Designing a research study can be a daunting process that calls for many considerations, including statistical power and sample size calculations. Although sample sizes for medical device usability testing are mostly defined by regulatory standards, it is important for manufacturers to understand the underlying principles, and to make sound decisions accordingly. This article provides a brief overview of statistical power and sample size within the context of usability.
Calculating Statistical Power
Statistical power is the likelihood that the study will detect an effect when there actually is an effect to be detected. As statistical power increases, the probability of making a type II error, also called a “false negative,” will decrease. That means, when a study is underpowered, it might fail to detect an effect that actually exists. In medical device usability testing, an underpowered study could lead to the conclusion that the test device is safe when it is not.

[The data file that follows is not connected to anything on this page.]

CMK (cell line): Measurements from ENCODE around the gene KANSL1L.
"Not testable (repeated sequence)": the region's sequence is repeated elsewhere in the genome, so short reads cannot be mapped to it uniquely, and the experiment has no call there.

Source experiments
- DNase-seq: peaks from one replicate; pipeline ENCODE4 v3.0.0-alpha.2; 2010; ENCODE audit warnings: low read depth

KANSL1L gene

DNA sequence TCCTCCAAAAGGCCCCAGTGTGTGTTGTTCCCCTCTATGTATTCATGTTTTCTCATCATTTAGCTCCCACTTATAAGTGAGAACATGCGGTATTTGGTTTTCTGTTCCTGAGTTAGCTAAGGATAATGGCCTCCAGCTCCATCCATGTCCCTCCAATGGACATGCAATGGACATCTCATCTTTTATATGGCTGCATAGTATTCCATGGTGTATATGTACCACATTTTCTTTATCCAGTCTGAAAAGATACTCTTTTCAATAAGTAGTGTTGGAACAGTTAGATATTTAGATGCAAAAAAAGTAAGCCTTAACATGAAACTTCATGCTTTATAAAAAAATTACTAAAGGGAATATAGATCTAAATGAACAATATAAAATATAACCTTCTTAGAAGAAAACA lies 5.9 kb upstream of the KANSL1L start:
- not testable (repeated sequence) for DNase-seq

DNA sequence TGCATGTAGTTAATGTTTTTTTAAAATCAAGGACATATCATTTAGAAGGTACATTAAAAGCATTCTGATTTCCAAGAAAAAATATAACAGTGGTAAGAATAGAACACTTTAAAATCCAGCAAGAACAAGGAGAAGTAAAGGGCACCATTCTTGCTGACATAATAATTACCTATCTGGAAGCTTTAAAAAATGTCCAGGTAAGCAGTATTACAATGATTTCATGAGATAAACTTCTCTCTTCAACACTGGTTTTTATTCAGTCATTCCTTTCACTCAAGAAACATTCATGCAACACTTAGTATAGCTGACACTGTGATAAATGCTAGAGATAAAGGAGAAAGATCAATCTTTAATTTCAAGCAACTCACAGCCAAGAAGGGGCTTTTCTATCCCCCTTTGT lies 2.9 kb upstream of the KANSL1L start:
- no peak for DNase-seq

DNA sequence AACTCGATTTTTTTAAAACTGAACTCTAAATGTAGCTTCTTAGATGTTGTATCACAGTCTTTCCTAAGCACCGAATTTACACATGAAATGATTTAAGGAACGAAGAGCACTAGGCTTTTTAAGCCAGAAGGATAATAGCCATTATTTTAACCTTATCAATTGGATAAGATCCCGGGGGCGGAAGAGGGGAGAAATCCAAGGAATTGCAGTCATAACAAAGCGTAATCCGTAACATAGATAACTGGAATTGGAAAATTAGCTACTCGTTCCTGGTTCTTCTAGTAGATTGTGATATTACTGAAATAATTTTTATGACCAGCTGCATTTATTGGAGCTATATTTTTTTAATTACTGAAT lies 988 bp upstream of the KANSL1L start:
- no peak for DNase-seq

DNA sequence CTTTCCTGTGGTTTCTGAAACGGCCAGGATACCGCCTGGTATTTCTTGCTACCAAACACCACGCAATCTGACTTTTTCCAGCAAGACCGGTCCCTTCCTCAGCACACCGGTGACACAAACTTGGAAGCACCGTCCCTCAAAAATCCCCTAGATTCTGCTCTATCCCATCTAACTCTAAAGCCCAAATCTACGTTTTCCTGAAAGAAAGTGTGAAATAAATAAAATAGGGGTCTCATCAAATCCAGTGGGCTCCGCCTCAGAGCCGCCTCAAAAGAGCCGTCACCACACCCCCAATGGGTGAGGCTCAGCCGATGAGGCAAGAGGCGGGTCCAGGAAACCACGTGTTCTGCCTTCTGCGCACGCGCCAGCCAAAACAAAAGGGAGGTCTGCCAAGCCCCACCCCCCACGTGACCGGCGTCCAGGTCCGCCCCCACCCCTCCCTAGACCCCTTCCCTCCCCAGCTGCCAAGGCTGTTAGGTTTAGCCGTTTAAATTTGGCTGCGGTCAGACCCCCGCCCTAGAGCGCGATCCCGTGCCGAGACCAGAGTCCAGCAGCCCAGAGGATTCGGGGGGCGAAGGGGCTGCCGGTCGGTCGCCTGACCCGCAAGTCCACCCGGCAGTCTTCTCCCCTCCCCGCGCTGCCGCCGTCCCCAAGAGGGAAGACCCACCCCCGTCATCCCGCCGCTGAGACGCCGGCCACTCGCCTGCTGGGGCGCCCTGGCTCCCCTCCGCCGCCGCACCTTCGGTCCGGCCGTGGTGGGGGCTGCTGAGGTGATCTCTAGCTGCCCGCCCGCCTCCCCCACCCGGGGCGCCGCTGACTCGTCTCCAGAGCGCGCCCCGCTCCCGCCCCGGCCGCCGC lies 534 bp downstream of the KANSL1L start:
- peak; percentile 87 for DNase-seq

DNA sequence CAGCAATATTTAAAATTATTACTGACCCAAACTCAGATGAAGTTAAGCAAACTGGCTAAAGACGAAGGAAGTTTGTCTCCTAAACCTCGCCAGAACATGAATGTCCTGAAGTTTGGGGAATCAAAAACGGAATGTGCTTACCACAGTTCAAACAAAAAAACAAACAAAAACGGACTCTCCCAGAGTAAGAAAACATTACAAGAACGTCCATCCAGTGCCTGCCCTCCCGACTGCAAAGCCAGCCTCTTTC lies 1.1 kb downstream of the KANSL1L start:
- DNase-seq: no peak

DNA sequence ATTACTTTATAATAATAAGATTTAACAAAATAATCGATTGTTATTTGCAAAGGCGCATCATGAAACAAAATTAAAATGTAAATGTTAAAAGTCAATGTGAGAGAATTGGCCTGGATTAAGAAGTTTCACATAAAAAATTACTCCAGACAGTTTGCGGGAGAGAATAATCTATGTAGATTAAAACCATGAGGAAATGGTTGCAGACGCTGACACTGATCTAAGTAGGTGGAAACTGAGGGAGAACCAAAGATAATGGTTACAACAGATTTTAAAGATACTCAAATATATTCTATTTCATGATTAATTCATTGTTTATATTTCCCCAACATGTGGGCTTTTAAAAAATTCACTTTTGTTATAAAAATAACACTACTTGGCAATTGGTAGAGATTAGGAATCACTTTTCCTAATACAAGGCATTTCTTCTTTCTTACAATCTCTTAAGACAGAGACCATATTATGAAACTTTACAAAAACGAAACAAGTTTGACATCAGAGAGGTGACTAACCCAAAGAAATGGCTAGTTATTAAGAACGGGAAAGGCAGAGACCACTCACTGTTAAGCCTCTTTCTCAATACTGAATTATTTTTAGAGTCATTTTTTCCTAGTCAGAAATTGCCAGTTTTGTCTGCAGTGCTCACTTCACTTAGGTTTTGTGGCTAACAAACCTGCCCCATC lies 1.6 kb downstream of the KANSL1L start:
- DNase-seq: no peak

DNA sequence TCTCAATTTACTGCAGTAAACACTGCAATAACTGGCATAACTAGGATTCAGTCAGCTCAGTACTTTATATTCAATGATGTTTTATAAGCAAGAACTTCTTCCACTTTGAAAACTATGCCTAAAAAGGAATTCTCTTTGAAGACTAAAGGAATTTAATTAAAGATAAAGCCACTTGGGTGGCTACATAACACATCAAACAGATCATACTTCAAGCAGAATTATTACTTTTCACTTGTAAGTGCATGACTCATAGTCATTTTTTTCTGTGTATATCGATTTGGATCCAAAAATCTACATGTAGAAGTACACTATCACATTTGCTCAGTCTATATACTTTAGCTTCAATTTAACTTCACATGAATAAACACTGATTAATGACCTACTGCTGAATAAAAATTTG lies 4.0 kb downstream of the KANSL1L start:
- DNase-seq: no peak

Smaller effect sizes would warrant a larger sample size for the same statistical power, because they are more difficult to detect. Although it is best practice to calculate sample size for any research study, it is harder to calculate the effect size (and, consequently, the sample size) for qualitative studies, compared to quantitative studies.
Quantitative usability studies mostly test the differences between certain quantifiable measures, such as time to completion, click-through-rate, or accuracy. Qualitative usability studies for medical devices aim to detect safety-related design problems by investigating the root causes of use errors…